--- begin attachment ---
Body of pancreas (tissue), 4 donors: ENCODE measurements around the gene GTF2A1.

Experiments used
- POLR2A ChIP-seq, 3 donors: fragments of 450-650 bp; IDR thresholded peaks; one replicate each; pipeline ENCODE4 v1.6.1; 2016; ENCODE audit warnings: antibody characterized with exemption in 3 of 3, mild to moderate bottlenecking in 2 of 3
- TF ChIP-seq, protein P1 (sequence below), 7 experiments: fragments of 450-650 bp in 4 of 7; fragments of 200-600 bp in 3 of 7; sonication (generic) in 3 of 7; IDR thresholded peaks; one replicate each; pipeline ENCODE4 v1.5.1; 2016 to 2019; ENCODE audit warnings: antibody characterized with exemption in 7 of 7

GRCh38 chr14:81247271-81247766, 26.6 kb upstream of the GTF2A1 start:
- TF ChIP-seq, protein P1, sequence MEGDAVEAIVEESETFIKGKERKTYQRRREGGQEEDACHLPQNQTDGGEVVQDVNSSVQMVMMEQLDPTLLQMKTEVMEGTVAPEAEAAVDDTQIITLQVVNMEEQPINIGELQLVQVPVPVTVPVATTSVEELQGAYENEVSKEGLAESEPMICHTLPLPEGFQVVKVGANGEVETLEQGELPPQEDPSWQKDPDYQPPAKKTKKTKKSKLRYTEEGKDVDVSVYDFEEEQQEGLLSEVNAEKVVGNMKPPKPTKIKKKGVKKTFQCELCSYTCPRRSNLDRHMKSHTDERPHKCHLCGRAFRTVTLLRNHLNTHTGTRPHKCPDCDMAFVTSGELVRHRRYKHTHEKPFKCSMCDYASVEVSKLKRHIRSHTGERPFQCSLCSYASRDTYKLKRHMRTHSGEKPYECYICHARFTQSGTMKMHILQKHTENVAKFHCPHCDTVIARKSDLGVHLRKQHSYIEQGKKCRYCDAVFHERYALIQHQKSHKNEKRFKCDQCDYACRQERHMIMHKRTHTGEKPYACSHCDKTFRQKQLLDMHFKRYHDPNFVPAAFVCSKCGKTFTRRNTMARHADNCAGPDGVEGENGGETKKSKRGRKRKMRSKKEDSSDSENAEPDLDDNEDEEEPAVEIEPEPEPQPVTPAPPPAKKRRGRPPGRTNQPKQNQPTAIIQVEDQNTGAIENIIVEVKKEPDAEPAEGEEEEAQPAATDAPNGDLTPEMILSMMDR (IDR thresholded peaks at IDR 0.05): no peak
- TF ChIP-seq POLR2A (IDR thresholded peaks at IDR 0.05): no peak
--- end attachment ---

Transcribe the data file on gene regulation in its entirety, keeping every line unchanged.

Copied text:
Body of pancreas (tissue), 4 donors: ENCODE measurements around the gene GTF2A1.

Experiments used
- POLR2A ChIP-seq, 3 donors: fragments of 450-650 bp; IDR thresholded peaks; one replicate each; pipeline ENCODE4 v1.6.1; 2016; ENCODE audit warnings: antibody characterized with exemption in 3 of 3, mild to moderate bottlenecking in 2 of 3
- TF ChIP-seq, protein P1 (sequence below), 7 experiments: fragments of 450-650 bp in 4 of 7; fragments of 200-600 bp in 3 of 7; sonication (generic) in 3 of 7; IDR thresholded peaks; one replicate each; pipeline ENCODE4 v1.5.1; 2016 to 2019; ENCODE audit warnings: antibody characterized with exemption in 7 of 7

GRCh38 chr14:81247271-81247766, 26.6 kb upstream of the GTF2A1 start:
- TF ChIP-seq, protein P1, sequence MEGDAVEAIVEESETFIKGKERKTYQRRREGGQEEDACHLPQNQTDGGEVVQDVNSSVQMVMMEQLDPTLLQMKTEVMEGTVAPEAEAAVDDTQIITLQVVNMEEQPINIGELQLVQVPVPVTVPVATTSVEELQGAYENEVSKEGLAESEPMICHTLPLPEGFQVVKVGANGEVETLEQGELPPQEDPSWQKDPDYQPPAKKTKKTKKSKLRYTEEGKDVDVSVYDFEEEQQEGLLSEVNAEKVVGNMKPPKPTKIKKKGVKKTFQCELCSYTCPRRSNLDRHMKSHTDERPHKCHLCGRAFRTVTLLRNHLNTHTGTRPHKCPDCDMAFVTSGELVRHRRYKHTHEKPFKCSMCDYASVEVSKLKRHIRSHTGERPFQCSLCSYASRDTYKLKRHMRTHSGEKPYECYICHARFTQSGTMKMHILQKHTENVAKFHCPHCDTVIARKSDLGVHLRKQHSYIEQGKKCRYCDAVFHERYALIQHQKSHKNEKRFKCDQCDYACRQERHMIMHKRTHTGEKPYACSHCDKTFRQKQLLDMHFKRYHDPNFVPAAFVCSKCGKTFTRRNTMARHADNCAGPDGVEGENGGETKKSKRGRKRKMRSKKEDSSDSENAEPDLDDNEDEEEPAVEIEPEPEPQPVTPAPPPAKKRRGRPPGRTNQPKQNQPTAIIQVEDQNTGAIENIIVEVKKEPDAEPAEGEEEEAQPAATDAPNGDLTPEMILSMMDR (IDR thresholded peaks at IDR 0.05): no peak
- TF ChIP-seq POLR2A (IDR thresholded peaks at IDR 0.05): no peak